You are now entering the Jewish Currents archive.
by Bennett Muraskin
THE TERM “white privilege” should be discarded.
This is not to say that African-Americans are not subject to many forms of racial discrimination -- including in the realm of policing and the criminal justice system. Blacks are disadvantaged, historically and still today, in housing, education, employment, healthcare, and more. The “Do Black Lives Matter?” editorial in the Spring edition of Jewish Currents detailed that very effectively. Still, most white people in America are not and do not feel “privileged.” They have been buffeted by stagnating wages, the degradation of work and stable employment, the mortgage crisis, student debt, environmental hazards, etc. African Americans have certainly suffered more — but common ground between black and white working people around a progressive agenda will never be achieved if the latter are deemed “privileged.” The term should be reserved for the power elite.
Black people are entitled to the same rights that white people enjoy as citizens and residents of the U.S. The struggle for racial equality should not be framed in terms of eliminating a privilege that whites possess over blacks, but as a matter of equal treatment.
“White privilege” is too broad a term. It lumps a white Walmart employee with a white Walmart executive. What kind of “privilege” does a struggling white working-class single mom with children possess vis-à-vis the economic and political elites? What “privilege” is she supposed to surrender? Is her status closer to that of her white boss or her black co-workers? The answer is obvious.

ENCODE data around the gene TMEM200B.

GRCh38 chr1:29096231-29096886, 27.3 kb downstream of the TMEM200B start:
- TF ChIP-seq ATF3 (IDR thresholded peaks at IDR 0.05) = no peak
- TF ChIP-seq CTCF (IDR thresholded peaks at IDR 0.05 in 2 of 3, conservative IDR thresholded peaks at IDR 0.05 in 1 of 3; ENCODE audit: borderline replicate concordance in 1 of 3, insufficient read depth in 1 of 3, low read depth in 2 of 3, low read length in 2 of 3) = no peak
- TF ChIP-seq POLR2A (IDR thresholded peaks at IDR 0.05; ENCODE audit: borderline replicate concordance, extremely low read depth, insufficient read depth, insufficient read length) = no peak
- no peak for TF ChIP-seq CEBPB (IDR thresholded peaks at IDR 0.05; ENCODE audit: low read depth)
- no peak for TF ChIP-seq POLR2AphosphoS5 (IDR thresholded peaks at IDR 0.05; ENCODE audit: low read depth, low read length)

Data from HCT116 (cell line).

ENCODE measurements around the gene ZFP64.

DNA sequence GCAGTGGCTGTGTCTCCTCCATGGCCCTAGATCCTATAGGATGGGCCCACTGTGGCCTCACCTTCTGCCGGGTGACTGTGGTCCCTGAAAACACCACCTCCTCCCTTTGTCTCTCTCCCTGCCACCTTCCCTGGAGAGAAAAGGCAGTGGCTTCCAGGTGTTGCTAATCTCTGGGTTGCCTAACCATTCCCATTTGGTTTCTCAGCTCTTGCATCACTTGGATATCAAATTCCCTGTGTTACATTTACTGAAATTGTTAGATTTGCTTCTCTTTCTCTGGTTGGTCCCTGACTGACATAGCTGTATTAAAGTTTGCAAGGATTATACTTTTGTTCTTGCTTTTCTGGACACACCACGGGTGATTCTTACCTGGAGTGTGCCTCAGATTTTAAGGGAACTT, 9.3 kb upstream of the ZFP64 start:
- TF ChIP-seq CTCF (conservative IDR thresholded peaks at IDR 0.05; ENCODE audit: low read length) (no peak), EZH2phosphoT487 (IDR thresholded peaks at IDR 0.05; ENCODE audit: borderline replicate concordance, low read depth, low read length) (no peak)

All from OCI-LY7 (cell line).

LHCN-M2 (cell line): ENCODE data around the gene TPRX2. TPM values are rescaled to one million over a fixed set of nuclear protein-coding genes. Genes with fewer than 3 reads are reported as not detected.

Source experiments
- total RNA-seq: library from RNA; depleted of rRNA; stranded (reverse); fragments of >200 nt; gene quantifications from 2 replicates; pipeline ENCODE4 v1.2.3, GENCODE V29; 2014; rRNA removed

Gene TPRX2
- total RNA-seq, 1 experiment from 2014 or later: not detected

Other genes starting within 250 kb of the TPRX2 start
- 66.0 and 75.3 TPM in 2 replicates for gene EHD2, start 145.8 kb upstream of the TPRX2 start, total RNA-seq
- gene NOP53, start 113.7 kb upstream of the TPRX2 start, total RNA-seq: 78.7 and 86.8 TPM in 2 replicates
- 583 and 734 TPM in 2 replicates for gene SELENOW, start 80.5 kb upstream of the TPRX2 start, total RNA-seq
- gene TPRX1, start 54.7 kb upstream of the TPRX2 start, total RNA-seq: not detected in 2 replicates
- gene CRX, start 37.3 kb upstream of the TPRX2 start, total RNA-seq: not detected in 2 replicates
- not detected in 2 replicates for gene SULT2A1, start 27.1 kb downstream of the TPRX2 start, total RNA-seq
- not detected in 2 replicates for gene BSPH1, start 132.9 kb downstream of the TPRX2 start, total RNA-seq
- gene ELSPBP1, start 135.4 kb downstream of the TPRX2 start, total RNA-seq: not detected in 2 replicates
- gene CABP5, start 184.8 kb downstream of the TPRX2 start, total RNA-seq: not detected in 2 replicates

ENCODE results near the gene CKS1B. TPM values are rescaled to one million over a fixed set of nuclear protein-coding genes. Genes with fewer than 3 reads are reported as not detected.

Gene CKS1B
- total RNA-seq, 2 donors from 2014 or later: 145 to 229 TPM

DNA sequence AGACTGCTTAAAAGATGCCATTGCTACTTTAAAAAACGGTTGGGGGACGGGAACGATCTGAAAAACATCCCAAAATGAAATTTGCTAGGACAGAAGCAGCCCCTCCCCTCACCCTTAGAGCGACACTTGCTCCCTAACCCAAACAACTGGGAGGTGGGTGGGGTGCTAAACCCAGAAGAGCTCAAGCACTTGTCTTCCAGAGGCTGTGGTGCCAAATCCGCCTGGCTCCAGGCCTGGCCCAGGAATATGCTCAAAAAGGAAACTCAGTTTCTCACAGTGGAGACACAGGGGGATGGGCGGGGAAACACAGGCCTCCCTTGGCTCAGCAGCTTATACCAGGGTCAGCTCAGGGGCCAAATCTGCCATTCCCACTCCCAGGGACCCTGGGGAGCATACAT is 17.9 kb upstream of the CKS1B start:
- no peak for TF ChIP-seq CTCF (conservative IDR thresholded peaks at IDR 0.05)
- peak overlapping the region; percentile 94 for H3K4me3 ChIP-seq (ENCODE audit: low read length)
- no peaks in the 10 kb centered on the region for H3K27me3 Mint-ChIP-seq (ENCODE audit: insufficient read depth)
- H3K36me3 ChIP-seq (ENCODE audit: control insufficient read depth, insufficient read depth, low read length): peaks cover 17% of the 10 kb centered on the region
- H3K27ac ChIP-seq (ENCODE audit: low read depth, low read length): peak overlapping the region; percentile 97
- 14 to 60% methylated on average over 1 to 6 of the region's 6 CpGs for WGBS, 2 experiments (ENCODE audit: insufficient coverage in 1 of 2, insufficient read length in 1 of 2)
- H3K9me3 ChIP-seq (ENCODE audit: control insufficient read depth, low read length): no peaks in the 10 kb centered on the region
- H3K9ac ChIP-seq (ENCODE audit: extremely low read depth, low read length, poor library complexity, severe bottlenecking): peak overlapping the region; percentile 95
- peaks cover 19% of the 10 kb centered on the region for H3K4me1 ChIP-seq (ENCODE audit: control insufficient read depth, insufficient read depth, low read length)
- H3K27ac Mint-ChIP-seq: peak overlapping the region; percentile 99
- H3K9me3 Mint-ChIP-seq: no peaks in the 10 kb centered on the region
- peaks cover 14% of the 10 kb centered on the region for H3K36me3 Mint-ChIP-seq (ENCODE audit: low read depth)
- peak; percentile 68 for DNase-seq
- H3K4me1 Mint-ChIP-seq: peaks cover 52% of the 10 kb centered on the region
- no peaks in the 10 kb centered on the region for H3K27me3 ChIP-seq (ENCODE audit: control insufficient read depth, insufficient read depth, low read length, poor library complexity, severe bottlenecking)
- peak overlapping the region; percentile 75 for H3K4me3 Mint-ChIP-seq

The term also limits debate. Telling someone to “check their privilege” can be a means to discredit different opinions merely because people who express them belong to a certain racial category. Ideas should be examined on their own merits.
Furthermore, although racism is a cornerstone of America’s history and its violence, America’s problems go beyond “white privilege.” Eliminate racial bias in the criminal justice system and it will still be gravely flawed. (Some of the worst maximum security prisons in the U.S. have relatively few black inmates.) Eliminating racial bias in hiring will not mitigate the devastating corporate assault on the labor movement. Placing more African-Americans in positions of authority has not changed the authoritarian nature of the workplace. Electing black mayors has not improved the governance of Detroit and other cities. If we want to build a just society, it will be necessary to go beyond formal equality.
Except for the 1 percent, we are all underprivileged and disadvantaged in our capitalist society, to one degree or another. The term “white privilege” may help well-meaning liberals become more conscious of the workings of racism — but it stokes racial resentment when what we need is solidarity in the struggle for racial and social equality.
Bennett Muraskin, our contributing writer, is author of Let Justice Well Up Like Water: Progressive Jews from Hillel to Helen Suzman, among other books.